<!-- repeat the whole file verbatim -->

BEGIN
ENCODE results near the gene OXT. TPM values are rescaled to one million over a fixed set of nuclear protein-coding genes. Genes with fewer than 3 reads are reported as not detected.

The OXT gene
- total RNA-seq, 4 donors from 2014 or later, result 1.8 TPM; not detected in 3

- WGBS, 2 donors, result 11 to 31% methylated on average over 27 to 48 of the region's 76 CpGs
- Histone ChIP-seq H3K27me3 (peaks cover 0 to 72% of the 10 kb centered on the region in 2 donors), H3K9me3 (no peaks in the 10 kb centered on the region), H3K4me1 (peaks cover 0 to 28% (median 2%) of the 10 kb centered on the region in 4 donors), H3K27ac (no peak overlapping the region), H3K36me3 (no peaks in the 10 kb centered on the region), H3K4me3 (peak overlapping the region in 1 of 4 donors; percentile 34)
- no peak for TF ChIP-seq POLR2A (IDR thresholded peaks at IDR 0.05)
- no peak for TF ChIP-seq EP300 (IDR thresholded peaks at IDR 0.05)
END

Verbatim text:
ENCODE results near the gene OXT. TPM values are rescaled to one million over a fixed set of nuclear protein-coding genes. Genes with fewer than 3 reads are reported as not detected.

The OXT gene
- total RNA-seq, 4 donors from 2014 or later, result 1.8 TPM; not detected in 3

- WGBS, 2 donors, result 11 to 31% methylated on average over 27 to 48 of the region's 76 CpGs
- Histone ChIP-seq H3K27me3 (peaks cover 0 to 72% of the 10 kb centered on the region in 2 donors), H3K9me3 (no peaks in the 10 kb centered on the region), H3K4me1 (peaks cover 0 to 28% (median 2%) of the 10 kb centered on the region in 4 donors), H3K27ac (no peak overlapping the region), H3K36me3 (no peaks in the 10 kb centered on the region), H3K4me3 (peak overlapping the region in 1 of 4 donors; percentile 34)
- no peak for TF ChIP-seq POLR2A (IDR thresholded peaks at IDR 0.05)
- no peak for TF ChIP-seq EP300 (IDR thresholded peaks at IDR 0.05)